At least 20 miners were still trapped in Freeport-McMoRan’s Big Gossan Mine as of May 15 and it was confirmed that four workers had died as a result of a tunnel collapse at the mine in the highlands of Papua in eastern Indonesia.
The Ministry of Energy and Mining Resources said the company had suspended underground mining operations as rescuers try to reach 23 miners trapped in a small training room hundreds of meters below the surface. It was also reported that 13 miners had been rescued.
The collapse occurred at a deep underground training facility at the Big Gossan Mine, more than a kilometer away from Freeport's giant Grasberg Mine, the world’s third-largest openpit copper mine and the largest gold mine. Grasberg lies at more than 4,000 m (13,000 ft) above sea level, not far from snow-covered peaks in Papua province on the Indonesian half of New Guinea island.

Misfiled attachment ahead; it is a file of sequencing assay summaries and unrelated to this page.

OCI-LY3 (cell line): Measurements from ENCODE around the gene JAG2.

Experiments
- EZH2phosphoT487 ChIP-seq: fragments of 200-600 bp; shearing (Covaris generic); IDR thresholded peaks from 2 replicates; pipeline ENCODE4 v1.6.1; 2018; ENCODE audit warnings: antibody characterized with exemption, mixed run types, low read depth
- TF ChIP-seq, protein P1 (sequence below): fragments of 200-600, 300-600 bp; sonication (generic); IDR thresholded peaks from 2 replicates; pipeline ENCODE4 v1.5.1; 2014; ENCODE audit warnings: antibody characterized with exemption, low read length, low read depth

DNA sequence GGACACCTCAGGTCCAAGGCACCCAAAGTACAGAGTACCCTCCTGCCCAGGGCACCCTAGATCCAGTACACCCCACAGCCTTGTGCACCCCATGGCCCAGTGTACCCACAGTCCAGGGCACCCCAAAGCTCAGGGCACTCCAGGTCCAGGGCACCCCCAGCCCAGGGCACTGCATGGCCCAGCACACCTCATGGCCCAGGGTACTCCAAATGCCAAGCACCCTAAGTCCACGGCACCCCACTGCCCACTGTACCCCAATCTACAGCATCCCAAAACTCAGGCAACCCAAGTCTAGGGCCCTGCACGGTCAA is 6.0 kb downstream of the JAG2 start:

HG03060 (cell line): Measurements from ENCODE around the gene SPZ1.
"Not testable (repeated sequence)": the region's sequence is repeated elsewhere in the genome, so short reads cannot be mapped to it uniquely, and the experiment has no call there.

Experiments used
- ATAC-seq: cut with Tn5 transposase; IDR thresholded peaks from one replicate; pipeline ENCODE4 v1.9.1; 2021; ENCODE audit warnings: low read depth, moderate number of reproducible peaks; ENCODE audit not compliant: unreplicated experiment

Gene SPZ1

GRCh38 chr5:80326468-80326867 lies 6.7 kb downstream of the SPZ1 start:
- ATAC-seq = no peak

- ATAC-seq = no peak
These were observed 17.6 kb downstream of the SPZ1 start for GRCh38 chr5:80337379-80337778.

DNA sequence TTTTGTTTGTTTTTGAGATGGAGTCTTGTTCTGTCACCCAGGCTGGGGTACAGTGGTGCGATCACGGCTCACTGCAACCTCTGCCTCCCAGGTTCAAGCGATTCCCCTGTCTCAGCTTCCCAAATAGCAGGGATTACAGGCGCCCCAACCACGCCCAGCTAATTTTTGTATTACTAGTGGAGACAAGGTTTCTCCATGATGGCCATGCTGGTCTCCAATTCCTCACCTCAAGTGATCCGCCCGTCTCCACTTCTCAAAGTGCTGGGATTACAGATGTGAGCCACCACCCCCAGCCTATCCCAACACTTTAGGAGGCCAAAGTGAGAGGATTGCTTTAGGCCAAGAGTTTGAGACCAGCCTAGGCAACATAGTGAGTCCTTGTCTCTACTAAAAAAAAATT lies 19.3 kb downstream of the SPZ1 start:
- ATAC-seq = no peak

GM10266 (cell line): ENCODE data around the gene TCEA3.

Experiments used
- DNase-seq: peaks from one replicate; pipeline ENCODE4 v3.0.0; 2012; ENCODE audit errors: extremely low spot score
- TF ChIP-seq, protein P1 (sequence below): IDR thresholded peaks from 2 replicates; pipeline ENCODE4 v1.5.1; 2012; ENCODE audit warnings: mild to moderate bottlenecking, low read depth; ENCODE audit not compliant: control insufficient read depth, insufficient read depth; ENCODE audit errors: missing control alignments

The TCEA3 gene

Thamrin Sihite, the director general of minerals and coal at the energy ministry, said workers had been gathered in the underground training room when the roof collapsed, caving in most of the room. He said the room was built 15 years ago and has been in use since 2000, The Wall Street Journal reported.
Mining fatalities at major companies are relatively rare in Indonesia, although each year dozens of illegal and independent miners are killed in accidents, often in landslides.
Copper prices have so far failed to be affected by the news, and instead are taking their lead from macroeconomic cues from China, Europe and the U.S.
While a protracted outage at Grasberg would tighten the fundamentals of the global copper market, Singapore-based traders said they are so far unconcerned by the incident at the mine site.
Freeport Indonesia, a subsidiary of the Arizona-based Freeport-McMoRan Copper & Gold Inc. said before the suspension of activity that it didn't expect the accident “to have a material effect on mining and milling operations or development activities.”